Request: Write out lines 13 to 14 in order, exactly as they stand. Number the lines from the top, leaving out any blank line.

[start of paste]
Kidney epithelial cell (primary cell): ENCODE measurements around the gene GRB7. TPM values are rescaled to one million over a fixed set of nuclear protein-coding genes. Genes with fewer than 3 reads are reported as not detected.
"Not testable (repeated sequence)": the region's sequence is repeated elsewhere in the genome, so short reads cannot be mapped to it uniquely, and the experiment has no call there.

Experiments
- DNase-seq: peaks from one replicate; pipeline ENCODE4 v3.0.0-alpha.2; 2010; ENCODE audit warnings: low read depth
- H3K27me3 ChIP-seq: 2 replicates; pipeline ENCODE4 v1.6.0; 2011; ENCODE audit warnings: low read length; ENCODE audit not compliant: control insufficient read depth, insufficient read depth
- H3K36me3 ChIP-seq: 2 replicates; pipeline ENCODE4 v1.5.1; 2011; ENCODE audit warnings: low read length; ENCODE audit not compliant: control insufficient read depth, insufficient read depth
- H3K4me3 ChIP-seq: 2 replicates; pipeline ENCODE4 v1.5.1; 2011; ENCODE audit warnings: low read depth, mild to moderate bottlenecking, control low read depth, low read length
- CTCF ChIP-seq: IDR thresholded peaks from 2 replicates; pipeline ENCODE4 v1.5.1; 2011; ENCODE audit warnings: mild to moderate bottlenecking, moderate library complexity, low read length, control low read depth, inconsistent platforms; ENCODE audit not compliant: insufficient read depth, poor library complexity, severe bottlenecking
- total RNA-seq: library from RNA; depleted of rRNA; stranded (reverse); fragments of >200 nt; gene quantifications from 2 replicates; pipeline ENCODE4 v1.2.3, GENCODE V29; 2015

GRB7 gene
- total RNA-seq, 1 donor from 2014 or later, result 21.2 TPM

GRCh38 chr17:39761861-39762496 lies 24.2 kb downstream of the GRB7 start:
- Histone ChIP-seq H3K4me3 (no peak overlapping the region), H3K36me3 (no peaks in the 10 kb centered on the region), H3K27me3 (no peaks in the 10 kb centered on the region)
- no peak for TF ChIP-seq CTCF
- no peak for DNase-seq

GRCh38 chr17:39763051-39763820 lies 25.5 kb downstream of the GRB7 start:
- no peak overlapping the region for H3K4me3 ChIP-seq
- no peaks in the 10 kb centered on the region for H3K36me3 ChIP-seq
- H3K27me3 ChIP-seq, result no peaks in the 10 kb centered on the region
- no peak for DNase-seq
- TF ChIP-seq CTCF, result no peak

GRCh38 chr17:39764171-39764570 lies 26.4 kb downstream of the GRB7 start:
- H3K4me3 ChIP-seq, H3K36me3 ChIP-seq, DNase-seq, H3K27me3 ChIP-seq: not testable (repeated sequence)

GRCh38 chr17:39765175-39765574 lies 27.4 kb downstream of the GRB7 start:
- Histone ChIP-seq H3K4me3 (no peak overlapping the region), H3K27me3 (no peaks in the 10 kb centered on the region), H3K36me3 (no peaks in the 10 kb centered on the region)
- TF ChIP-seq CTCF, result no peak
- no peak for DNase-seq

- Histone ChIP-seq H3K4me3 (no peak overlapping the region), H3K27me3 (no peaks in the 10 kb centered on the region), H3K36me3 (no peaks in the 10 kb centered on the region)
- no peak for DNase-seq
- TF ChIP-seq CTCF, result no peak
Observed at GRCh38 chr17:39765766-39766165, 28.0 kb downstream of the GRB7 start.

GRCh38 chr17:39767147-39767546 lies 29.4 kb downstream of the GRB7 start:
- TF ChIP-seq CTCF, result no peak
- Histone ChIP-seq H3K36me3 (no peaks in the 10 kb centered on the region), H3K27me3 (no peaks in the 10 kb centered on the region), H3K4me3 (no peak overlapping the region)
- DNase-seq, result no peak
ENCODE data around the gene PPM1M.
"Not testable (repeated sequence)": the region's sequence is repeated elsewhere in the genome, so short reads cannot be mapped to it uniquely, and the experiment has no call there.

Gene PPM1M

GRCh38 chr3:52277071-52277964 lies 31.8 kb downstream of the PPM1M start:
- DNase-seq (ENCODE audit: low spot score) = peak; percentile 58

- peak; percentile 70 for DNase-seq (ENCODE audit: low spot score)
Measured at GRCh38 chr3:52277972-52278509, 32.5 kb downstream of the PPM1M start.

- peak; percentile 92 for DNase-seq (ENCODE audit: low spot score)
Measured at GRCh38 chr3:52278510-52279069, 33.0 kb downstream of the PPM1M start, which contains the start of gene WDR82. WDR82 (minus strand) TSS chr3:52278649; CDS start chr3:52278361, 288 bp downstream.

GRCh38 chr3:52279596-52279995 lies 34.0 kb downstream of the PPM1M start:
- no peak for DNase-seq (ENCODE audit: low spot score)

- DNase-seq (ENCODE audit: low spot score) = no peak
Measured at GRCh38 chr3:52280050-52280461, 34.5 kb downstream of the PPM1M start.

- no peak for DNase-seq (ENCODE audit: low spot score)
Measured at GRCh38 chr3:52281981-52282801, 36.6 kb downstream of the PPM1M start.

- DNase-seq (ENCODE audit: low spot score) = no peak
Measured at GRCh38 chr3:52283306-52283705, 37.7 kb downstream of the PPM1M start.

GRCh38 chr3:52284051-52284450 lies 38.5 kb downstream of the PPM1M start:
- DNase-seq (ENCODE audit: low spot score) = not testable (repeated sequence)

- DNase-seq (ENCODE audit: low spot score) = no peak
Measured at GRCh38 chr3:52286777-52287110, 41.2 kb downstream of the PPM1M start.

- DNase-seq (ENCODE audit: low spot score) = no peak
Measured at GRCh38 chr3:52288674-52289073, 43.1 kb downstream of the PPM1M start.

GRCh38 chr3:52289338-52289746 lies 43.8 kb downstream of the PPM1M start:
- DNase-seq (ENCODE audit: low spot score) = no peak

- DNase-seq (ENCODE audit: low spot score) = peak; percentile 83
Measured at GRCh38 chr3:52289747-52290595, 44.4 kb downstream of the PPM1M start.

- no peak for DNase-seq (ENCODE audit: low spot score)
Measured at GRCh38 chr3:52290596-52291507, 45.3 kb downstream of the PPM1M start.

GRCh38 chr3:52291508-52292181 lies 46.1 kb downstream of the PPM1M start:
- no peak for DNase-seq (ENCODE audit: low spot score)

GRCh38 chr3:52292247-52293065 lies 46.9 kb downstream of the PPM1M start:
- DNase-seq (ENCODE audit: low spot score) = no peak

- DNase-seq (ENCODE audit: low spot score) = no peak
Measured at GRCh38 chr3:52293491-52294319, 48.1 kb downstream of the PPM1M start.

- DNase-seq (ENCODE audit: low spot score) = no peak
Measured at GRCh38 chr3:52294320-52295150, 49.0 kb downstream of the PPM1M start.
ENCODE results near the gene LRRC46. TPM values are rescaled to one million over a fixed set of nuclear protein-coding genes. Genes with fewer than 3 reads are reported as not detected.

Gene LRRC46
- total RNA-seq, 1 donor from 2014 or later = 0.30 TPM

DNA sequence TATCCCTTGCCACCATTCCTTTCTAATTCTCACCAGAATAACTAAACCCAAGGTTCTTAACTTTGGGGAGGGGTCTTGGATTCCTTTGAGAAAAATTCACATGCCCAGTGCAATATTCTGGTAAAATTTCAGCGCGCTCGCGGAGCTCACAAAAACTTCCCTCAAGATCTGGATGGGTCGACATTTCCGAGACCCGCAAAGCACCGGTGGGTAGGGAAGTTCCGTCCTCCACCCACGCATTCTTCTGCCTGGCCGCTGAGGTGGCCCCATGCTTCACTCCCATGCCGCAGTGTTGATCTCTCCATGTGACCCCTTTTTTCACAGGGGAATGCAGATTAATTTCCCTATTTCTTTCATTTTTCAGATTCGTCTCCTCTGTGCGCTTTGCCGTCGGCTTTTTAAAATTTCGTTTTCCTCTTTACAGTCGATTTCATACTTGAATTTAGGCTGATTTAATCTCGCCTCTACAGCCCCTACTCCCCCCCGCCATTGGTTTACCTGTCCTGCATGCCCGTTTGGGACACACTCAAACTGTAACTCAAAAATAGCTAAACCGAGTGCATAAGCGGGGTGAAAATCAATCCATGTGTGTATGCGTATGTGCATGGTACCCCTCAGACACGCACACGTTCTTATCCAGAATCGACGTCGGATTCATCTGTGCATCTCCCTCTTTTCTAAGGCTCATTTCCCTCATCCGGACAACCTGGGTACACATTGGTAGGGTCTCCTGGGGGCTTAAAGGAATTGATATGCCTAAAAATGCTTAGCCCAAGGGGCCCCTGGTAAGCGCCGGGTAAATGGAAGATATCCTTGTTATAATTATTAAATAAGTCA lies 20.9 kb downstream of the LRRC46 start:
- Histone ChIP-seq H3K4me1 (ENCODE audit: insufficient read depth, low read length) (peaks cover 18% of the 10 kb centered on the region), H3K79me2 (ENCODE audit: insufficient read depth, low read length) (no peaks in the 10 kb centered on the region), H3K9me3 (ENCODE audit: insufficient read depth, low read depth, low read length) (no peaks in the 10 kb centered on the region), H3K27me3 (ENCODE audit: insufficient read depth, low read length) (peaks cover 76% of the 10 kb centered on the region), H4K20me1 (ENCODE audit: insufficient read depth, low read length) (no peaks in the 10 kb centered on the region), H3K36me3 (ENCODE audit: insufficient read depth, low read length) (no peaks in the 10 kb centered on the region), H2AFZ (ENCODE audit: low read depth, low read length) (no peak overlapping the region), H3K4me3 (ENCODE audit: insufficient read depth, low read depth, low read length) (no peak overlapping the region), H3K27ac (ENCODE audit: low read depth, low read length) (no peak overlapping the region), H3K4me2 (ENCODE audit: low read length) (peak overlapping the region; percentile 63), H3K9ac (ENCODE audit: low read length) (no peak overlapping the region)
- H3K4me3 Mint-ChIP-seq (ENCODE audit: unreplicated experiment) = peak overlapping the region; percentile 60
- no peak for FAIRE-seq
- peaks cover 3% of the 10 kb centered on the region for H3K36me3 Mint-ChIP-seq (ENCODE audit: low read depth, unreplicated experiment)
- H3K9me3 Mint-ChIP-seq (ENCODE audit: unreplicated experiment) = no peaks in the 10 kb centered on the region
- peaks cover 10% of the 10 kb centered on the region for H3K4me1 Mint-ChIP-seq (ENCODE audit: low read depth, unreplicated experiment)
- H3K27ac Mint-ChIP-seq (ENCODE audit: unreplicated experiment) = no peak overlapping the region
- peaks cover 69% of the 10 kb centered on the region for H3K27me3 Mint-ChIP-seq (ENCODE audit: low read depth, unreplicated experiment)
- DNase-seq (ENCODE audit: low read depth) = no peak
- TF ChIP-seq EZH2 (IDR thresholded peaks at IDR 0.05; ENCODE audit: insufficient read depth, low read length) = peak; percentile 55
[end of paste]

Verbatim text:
- Histone ChIP-seq H3K4me3 (no peak overlapping the region), H3K36me3 (no peaks in the 10 kb centered on the region), H3K27me3 (no peaks in the 10 kb centered on the region)
- no peak for TF ChIP-seq CTCF